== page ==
Award-winning journalists set for annual Foster-Foreman Conference

September 23, 2019

Two award-winning journalists who have played major roles in high-profile investigative reporting efforts in recent months and throughout their careers will speak at the annual Foster-Foreman Conference of Distinguished Writers, a series of free public lectures Oct. 23 and Oct. 24 on the University Park campus.

Julie K. Brown, an investigative reporter for the Miami Herald, and Ken Dilanian, an NBC News correspondent who covers national security and intelligence in Washington, D.C., will share examples of their work and participate in question-and-answer sessions.

Brown will be featured at 7 p.m. Wednesday, Oct. 23, in Schwab Auditorium and Dilanian will be featured at 10:35 a.m. Thursday, Oct. 24, in Freeman Auditorium of the HUB-Robeson Center.

Brown’s reporting in late 2018 revealed a secret plea deal from a decade earlier that allowed wealthy financier Jeffrey Epstein to avoid federal charges related to a sex ring he operated. Her work led federal officials to take a second look at what had happened in the case. Epstein was arrested in July 2019 and later committed suicide. During her 25-year career, Brown has worked as a general assignment reporter, crime and courts reporter, education reporter, night city editor, enterprise editor and a member of the Herald’s investigative team.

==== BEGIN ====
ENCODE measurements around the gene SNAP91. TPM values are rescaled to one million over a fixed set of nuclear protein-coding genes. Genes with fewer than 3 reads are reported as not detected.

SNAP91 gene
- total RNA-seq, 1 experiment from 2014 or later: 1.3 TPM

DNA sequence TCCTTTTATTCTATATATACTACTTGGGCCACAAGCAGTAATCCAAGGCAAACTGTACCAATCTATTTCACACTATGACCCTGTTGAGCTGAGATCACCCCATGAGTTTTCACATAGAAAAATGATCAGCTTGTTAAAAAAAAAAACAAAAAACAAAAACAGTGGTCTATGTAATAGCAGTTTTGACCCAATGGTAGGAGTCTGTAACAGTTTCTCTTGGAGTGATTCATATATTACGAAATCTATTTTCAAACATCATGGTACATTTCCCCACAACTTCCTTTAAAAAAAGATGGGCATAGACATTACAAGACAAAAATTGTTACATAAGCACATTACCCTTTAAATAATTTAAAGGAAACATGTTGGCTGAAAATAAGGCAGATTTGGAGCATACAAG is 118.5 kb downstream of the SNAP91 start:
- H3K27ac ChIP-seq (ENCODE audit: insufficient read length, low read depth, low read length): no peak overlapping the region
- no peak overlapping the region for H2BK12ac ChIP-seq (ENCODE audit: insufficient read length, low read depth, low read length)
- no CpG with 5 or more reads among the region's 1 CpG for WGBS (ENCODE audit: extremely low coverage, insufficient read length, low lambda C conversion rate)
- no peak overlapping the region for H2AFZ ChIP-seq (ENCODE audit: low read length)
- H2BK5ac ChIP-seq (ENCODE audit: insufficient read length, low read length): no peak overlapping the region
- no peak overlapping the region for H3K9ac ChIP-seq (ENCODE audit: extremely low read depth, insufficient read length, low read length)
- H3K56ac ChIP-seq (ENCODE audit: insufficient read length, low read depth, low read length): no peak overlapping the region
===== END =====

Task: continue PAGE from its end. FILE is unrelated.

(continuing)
She has earned numerous awards, including a George Polk Award and the Robert F. Kennedy Center for Justice and Human Rights story of the year for her 2014 series about abuse and corruption in Florida prisons. Prior to the Herald, Brown worked for the Philadelphia Daily News and other small suburban Philadelphia papers. She is a graduate of Temple University.

Dilanian reports and writes for various NBC News platforms, including "Nightly News," "TODAY," NBCNews.com and MSNBC. He previously wrote about intelligence and security for the Associated Press, the Los Angeles Times, USA Today and the Philadelphia Inquirer, where he was a foreign correspondent covering the Iraq war.

At the Inquirer, he won awards for investigative reporting on conflicts of interest in the state legislature, abuses in personal care homes and deaths among children under state supervision. He graduated from Williams College.

The conference was designed to bring students together with standout journalists and is an opportunity for students to acquaint themselves with distinguished role models in the profession.

Last Updated September 24, 2019